Heading Off On a Tangent

Math is awesome. I am unwilling to hear any contrary arguments on this topic. Math is, unequivocally, awesome.

What’s not awesome is math education. This is not a novel observation. The problem of failing math education is well documented and well understood. To the extent that math education continues to fail (and as a recent computer science student I can tell you with confidence that it continues to fail), this failure seems more a function of bureaucratic inertia than of an absence of good ideas. Just because a problem is well understood doesn’t mean it’s easy to solve.

And that, right there, that last sentence is a perfect illustration of why math is awesome. Because the idea that a well understood problem can be hard to solve is something that makes sense to us in our language. It describes an experience of the world that intuitively appears to be true. If you study math long enough, you will discover well understood problems for which all of the tools we normally use to find solutions break down. It’s as if math is affirming our intuitive suspicion. We look at the universe and say, “man, there are some problems that are hard to solve no matter how well you understand them,” and the universe answers back, “I know, right?” Only in its own language, which is math.

The idea that math is “the language of nature” or “the language of the universe” is cliche enough that it probably doesn’t get enough critical consideration. It’s a metaphor that holds up beyond a superficial reading. In this model, the universe has information to share, but it can only communicate that information using math. It stubbornly refuses to speak any other language, so the only way to understand what it has to say is to try to learn math. The issue is that math can be hard to understand. People who devote a lot of time and effort into understanding it might only pick up the equivalent of a few words or phrases. One of the great innovations of mathematical thinkers has been to develop what are effectively trade languages between human communication and math — well formed systems of symbols and rules about which symbols are meaningful. Much of the failure in math education would seem to come from the assertion that these symbols somehow are math.

Everything I’ve written so far is a train of thought that is only possible for me to have because I have enough knowledge of math to be able to make these connections. The beauty of math is that it gives your thoughts a new medium in which to expand and explore and interconnect. If you think my thoughts are interesting or valuable, then you have no choice but to agree that math is awesome. QED.

The details of my experiences in math education are best saved for another day, but the highly abbreviated version is that I have had periods of greater and lesser confidence in my ability to “do math,” which is to say learn and repeat the specific symbolic manipulations associated with a particular type of problem. Lately I’ve been coming off a period of lower confidence, largely coinciding with a handful of bad educational experiences. Oddly enough, my experiences with periods of higher confidence have coincided with times in which I’ve had particularly good educational experiences. Huh. Isn’t that weird.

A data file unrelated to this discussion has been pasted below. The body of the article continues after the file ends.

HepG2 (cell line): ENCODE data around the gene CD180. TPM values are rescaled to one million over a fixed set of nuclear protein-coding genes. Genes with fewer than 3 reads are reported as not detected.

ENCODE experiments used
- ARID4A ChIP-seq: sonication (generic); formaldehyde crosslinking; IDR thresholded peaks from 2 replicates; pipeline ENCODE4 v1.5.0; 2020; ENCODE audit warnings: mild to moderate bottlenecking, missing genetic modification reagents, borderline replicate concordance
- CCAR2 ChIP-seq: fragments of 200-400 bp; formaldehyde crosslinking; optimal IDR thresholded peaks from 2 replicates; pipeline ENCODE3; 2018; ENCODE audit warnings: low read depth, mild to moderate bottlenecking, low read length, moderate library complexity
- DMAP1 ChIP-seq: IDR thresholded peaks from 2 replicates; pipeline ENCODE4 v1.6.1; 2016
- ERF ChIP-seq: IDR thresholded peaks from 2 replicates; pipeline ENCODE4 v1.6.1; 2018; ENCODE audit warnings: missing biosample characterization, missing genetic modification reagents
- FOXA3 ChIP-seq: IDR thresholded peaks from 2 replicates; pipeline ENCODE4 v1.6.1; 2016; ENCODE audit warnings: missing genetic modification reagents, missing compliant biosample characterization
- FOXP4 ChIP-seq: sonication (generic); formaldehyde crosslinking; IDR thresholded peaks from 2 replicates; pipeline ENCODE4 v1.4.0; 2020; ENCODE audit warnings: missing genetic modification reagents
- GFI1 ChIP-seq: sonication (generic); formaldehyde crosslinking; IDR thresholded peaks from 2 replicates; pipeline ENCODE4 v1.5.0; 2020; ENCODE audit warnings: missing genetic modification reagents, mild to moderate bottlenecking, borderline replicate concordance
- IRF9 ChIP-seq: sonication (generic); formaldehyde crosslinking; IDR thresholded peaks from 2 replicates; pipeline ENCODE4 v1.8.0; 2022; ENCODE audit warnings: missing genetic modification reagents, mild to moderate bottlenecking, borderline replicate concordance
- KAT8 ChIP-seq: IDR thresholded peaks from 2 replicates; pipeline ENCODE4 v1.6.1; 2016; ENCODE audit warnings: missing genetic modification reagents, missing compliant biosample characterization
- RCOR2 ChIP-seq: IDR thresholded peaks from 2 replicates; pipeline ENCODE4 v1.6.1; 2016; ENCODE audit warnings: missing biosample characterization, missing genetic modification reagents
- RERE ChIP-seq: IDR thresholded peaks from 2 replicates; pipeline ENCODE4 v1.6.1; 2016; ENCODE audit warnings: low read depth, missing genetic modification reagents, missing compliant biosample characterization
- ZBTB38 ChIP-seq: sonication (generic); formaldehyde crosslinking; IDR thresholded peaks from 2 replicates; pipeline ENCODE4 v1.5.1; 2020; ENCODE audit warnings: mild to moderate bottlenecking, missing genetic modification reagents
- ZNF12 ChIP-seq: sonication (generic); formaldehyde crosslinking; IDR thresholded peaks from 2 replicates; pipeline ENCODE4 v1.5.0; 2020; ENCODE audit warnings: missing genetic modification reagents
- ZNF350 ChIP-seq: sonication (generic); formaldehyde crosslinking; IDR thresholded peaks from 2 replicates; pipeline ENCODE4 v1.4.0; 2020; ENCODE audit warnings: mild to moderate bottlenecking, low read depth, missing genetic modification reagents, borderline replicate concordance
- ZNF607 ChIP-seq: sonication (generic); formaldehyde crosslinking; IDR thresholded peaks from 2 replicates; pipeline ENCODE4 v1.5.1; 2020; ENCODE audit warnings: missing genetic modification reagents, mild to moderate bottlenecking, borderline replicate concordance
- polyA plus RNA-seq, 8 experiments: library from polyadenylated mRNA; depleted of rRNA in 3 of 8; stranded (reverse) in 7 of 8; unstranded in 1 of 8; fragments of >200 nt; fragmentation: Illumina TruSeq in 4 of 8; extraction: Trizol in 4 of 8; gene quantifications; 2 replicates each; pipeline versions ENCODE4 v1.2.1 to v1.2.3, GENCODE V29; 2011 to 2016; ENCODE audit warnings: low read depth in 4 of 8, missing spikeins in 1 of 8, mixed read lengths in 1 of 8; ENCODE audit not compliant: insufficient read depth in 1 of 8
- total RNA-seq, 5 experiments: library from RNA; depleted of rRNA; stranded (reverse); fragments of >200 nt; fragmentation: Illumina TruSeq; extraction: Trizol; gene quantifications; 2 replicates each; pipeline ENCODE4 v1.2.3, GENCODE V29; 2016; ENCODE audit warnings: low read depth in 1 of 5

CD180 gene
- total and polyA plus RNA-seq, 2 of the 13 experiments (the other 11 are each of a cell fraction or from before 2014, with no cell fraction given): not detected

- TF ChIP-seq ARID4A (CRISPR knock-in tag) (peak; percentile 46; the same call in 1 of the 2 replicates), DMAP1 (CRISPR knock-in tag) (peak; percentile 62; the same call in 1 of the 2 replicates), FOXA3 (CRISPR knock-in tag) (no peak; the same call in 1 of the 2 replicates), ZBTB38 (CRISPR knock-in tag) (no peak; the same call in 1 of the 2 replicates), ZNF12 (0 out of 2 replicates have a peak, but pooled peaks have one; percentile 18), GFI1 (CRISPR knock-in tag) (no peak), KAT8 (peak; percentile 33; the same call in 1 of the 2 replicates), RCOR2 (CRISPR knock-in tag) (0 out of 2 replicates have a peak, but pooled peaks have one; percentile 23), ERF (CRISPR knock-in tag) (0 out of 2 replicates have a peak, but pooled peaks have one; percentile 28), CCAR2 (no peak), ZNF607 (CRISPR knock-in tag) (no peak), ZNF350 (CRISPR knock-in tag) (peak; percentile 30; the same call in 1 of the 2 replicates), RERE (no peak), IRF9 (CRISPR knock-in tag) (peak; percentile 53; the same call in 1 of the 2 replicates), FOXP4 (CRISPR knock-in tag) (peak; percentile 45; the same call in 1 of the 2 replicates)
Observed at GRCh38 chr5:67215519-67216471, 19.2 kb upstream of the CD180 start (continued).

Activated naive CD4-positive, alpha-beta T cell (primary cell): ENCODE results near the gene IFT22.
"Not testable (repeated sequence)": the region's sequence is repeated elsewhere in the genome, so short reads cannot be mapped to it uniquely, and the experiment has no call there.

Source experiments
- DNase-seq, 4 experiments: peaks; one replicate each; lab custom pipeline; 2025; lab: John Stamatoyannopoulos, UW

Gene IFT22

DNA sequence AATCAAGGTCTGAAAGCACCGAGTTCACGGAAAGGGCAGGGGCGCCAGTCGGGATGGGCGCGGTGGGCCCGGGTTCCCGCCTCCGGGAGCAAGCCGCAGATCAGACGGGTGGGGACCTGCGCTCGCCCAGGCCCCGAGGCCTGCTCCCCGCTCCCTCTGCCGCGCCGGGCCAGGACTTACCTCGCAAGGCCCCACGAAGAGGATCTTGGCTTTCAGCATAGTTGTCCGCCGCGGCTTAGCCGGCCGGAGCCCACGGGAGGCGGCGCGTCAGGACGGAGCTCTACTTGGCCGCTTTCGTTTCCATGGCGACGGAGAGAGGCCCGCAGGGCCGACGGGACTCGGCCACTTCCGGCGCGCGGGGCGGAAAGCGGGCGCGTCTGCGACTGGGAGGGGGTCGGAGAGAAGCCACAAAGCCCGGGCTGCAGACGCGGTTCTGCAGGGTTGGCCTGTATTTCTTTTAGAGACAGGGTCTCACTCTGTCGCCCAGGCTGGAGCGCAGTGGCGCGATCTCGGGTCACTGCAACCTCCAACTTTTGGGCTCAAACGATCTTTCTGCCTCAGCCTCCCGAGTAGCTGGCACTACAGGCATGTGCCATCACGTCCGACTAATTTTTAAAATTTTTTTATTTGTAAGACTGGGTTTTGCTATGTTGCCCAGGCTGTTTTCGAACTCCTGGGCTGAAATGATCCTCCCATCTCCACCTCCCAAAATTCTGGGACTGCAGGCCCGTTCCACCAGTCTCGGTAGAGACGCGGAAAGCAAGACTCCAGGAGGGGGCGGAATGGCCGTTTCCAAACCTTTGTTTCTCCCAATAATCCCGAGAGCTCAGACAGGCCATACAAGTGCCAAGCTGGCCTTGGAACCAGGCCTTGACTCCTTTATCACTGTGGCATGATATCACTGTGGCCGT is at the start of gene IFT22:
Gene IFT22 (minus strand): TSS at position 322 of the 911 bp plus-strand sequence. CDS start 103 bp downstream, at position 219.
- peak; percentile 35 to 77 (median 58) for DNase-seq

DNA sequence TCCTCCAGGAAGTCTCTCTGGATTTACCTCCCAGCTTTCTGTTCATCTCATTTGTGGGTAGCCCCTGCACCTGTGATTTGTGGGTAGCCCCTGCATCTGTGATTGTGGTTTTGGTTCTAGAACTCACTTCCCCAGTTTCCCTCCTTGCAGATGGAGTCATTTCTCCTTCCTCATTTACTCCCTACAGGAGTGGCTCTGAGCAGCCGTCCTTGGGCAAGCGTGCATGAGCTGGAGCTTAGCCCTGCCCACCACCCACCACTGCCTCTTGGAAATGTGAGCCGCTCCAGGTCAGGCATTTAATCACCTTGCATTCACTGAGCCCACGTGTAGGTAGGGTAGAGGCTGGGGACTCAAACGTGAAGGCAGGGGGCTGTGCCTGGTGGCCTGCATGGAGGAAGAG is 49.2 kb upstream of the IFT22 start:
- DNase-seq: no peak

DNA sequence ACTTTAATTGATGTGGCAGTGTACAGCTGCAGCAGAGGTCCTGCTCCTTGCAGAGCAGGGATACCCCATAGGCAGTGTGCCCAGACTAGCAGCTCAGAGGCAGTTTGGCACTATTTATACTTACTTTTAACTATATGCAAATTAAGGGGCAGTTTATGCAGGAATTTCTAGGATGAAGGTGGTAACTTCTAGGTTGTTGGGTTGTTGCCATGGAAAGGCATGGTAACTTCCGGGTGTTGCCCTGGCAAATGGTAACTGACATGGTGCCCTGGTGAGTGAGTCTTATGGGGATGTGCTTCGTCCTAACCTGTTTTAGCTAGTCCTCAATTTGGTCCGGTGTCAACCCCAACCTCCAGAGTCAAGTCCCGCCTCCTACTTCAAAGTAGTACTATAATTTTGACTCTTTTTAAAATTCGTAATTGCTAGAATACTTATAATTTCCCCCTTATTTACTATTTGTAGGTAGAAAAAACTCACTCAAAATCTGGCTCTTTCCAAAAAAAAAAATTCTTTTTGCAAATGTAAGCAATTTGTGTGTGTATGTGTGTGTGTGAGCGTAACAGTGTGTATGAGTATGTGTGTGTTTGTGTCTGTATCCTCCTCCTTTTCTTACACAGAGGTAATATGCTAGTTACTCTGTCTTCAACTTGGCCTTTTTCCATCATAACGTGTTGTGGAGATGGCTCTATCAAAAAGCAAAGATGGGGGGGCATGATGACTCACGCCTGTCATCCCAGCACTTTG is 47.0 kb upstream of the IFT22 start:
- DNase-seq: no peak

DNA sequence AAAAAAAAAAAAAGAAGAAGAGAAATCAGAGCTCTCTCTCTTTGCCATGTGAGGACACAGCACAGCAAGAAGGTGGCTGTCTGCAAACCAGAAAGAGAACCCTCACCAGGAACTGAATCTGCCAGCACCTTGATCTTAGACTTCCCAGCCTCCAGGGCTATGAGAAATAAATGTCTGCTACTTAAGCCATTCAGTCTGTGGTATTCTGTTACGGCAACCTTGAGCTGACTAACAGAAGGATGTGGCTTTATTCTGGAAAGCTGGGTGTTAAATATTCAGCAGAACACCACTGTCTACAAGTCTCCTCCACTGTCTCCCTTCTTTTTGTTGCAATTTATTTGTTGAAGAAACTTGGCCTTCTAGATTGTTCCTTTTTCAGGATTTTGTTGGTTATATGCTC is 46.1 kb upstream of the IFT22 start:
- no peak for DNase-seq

In the past I have thrown my hands up and allowed myself to be helplessly carried on the waves of shitty education. Had a bad instructor in calculus or linear algebra? Oh well, guess I’ll never learn those topics. Or at least I won’t until I find an instructor who gets me — an outlier whose teaching style corresponds with my learning style sufficiently closely as to be inspirational. Inspiration is great. It’s an amazing thing to experience and worth seeking out, but there’s no guarantee that it’s out there. Even if it is, there’s no guarantee that I’ll find it. Even if I do, there’s no guarantee that it will happen in a timely manner. Instead, if I’m going to gain a deeper understanding of math, I’m going to need to learn to take information that might be poorly communicated, consider it, break it down into its essential components and integrate it into my knowledge set in a way that makes sense. I can’t sit around and wait for someone else to break it down for me.

In my experience with learning, and especially with learning math, nothing is more valuable in solidifying information than teaching it to other people. Teaching forces you to think about things in new ways, to be prepared to answer questions, to synthesize connections between ideas that might otherwise have seemed wholly disparate. The problem with teaching is that it’s hard to do without a student, so…why not write about it instead? Writing can be addressed to an imaginary student and carried out as a largely solo activity. I’ve had some limited success with studying for exams by essentially rewriting a selection of course material in my own words, so I know that at least limited success is possible.

So that’s what I want to do with some of my writing energy for a little while. I want to write down everything I know about math. Or maybe more accurately everything I think I know about math. I’m sure I’ll have plenty of mistakes and omissions and just generally weird or bad ideas along the way. My primary hope is that in doing so I will find a more complete understanding of some of my favorite things to think about. My secondary hope is that someone reading it might find a passion for math that they didn’t know they had previously. Maybe it’ll be fun to read too. Who knows.

I think I’m going to do that writing somewhere that’s not Medium though. I want to keep my writings on here more loose and sketchy and not too weighted down by a single topic. Details TBD.

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